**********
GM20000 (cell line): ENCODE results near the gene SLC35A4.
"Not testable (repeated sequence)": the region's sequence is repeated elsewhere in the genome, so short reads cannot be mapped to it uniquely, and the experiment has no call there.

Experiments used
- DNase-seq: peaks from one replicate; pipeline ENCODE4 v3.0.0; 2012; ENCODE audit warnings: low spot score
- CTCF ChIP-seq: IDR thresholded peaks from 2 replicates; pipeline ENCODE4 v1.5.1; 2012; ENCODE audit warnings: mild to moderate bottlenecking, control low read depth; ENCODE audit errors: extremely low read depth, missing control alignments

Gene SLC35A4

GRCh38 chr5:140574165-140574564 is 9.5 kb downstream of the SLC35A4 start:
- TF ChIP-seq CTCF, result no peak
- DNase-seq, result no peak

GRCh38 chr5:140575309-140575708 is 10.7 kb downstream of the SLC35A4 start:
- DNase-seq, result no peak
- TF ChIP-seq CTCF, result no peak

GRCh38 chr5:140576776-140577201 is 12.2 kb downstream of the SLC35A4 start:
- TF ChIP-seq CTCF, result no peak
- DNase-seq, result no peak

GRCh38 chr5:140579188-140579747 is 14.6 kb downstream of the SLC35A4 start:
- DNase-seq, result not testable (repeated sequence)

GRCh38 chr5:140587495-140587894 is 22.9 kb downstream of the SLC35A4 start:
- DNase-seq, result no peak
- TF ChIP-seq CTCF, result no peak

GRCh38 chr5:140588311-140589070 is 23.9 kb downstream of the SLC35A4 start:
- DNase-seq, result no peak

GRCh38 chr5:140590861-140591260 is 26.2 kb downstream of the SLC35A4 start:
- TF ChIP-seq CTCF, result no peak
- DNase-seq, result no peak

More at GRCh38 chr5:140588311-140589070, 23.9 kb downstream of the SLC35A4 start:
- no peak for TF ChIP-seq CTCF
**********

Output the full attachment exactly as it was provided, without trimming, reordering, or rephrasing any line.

GM20000 (cell line): ENCODE results near the gene SLC35A4.
"Not testable (repeated sequence)": the region's sequence is repeated elsewhere in the genome, so short reads cannot be mapped to it uniquely, and the experiment has no call there.

Experiments used
- DNase-seq: peaks from one replicate; pipeline ENCODE4 v3.0.0; 2012; ENCODE audit warnings: low spot score
- CTCF ChIP-seq: IDR thresholded peaks from 2 replicates; pipeline ENCODE4 v1.5.1; 2012; ENCODE audit warnings: mild to moderate bottlenecking, control low read depth; ENCODE audit errors: extremely low read depth, missing control alignments

Gene SLC35A4

GRCh38 chr5:140574165-140574564 is 9.5 kb downstream of the SLC35A4 start:
- TF ChIP-seq CTCF, result no peak
- DNase-seq, result no peak

GRCh38 chr5:140575309-140575708 is 10.7 kb downstream of the SLC35A4 start:
- DNase-seq, result no peak
- TF ChIP-seq CTCF, result no peak

GRCh38 chr5:140576776-140577201 is 12.2 kb downstream of the SLC35A4 start:
- TF ChIP-seq CTCF, result no peak
- DNase-seq, result no peak

GRCh38 chr5:140579188-140579747 is 14.6 kb downstream of the SLC35A4 start:
- DNase-seq, result not testable (repeated sequence)

GRCh38 chr5:140587495-140587894 is 22.9 kb downstream of the SLC35A4 start:
- DNase-seq, result no peak
- TF ChIP-seq CTCF, result no peak

GRCh38 chr5:140588311-140589070 is 23.9 kb downstream of the SLC35A4 start:
- DNase-seq, result no peak

GRCh38 chr5:140590861-140591260 is 26.2 kb downstream of the SLC35A4 start:
- TF ChIP-seq CTCF, result no peak
- DNase-seq, result no peak

More at GRCh38 chr5:140588311-140589070, 23.9 kb downstream of the SLC35A4 start:
- no peak for TF ChIP-seq CTCF